Recently, the Forestry Minstry issued Ministerial Decree No. 633/2014, which determines Indonesia’s forest reference emission level (FREL). According to the decree, the reference emission level to...
Climate pact must halt deforestation and industrial logging of old-growth forests, exclude carbon credits for forest conservation, say activists
A global framework on climate change must immediately halt deforestation and industrial logging of the world's old-growth forests, while protecting the rights of forest communities and indigenous groups, said a broad coalition of activist groups in a consensus statement issued today at U.N. climate talks in Bonn Germany.
The statement said the successor treaty to the Kyoto Protocol should not include mechanisms that allow industrialized countries to "offset" their emissions by purchasing carbon credits from reducing deforestation in developing countries, a position that puts the coalition at odds with larger environmental groups who say a market-based approach with tradable credits is the only way to generate enough money fund forest protection on a global scale.
"Due to a broad range of ethical, social and methodological risks, forest-based carbon offsets will undermine an effective, equitable and socially just climate regime," said the statement. "Climate change mitigation and sustainable forest management must be based on different mindsets with full respect for Nature, and not on carbon offset mechanisms. Public funding mechanisms that ensure environmental integrity and equitable distribution of funds must be made established."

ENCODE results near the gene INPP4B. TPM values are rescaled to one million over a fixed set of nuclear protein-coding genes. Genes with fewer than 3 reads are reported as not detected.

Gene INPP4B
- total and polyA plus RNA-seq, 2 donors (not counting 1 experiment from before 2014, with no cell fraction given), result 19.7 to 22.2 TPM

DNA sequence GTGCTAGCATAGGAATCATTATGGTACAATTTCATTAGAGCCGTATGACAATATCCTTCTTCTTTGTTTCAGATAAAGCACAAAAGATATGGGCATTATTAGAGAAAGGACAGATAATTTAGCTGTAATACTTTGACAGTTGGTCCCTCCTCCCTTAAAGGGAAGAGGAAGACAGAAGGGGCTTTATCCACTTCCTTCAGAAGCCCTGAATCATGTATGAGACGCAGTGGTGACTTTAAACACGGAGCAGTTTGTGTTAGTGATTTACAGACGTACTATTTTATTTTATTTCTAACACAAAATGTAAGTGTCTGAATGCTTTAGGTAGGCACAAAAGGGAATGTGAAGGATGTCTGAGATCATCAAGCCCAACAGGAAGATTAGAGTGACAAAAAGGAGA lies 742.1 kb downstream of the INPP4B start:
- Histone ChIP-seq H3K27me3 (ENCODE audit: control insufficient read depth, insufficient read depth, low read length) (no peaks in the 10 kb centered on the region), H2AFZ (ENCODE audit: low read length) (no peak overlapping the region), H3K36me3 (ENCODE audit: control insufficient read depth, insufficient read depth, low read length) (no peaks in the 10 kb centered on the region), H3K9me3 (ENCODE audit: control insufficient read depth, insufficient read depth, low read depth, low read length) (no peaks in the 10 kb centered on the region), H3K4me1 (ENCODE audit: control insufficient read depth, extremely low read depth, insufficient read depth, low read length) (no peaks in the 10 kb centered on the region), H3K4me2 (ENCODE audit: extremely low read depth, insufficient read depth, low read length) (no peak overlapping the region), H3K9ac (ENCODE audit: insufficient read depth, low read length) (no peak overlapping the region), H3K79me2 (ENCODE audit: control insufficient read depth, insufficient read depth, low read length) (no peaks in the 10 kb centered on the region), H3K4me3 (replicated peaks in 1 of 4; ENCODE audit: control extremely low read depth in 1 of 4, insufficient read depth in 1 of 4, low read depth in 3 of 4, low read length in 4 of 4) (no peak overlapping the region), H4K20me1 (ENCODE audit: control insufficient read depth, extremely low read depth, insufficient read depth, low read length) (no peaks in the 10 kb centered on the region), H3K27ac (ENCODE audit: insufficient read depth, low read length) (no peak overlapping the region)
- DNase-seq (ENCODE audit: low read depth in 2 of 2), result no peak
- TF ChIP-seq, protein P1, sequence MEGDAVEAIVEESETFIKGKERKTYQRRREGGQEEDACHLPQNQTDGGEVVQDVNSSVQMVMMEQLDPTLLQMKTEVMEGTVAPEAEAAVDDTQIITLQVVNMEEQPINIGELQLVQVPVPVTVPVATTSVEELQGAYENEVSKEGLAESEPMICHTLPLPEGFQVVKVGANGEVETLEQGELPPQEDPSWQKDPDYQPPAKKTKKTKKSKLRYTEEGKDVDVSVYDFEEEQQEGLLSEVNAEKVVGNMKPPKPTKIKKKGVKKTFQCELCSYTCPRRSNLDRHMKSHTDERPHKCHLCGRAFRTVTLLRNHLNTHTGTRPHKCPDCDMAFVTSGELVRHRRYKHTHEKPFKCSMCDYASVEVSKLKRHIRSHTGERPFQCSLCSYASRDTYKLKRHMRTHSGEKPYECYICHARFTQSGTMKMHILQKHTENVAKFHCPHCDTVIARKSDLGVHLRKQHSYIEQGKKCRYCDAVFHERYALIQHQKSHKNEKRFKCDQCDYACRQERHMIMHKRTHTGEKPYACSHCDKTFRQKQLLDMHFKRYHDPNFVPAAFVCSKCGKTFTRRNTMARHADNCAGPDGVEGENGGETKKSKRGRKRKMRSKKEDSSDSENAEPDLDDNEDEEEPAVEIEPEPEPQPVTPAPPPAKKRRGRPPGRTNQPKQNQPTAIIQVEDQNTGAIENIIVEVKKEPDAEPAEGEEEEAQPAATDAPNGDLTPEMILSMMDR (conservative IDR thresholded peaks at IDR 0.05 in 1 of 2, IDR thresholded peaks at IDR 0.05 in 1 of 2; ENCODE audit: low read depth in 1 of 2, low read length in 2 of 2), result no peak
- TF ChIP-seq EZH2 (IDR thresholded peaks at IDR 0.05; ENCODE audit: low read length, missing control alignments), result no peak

The coalition statement calls upon industrialized countries to cut their greenhouse gas emissions 45 percent by 2020 and 95 percent by 2050 as an "absolute minimum" in addition to providing "sufficient financial and technological support to enable developing countries to halt the destruction of forests and other ecosystems." The targets are well above those laid out by industrialized countries, which generally fall in the 15-30 percent range by 2020, and 80 percent by 2050.
Advocates of a market-based approach that includes tradable credits say public funding mechanisms will be subject to political risk (funding for forest conservation would compete with other priorities under a public finance arragnement) and fail to provide sufficient funds to effectively address the drivers of deforestation, including logging, industrial agriculture, cattle ranching, and subsistence farming. In other words, the compensation scheme must make forests more valuable as living entities than the goods that can be produced from chopping them down. Otherwise deforesters - whether they be poor farmers, ranchers, plantation developers, or loggers - will continue to destroy them.
Negotiators will meet in Copenhagen this December to hammer out a post-2012 climate agreement. The agreement is widely expected to include provisions for forest conservation since research shows it will be impossible to meet emissions targets without reducing deforestation and forest degradation, which accounts for nearly one-fifth of greenhouse gas emissions, a share larger than all the world's cars, trucks, planes, trains, and ships combined.
The undersigned broad coalition of NGOs, Indigenous Peoples' Organizations and women's groups call upon the Parties to the FCCC to take into account the critical role of forest conservation in climate change mitigation. The protection of forest biodiversity is vital for life on earth. Native forest ecosystems provide us with clean air, clean water, a safe climate, food, fodder and shelter and they are an important part of our global and cultural identity. Forests provide aesthetic and intrinsic values. Indigenous Peoples and traditional local communities of the forests are the guardians and original conservationists of the forest. They maintain a food sustenance and socio-cultural relationship to the forests based on their cosmovision.
For that reason, we call upon Parties to:
- Immediately put in place rights-based and equitable policies and institutions to halt deforestation and forest degradation and the destruction of other natural ecosystems like peatlands and grasslands in all continents
- Identify and address the direct and underlying causes of deforestation and forest degradation;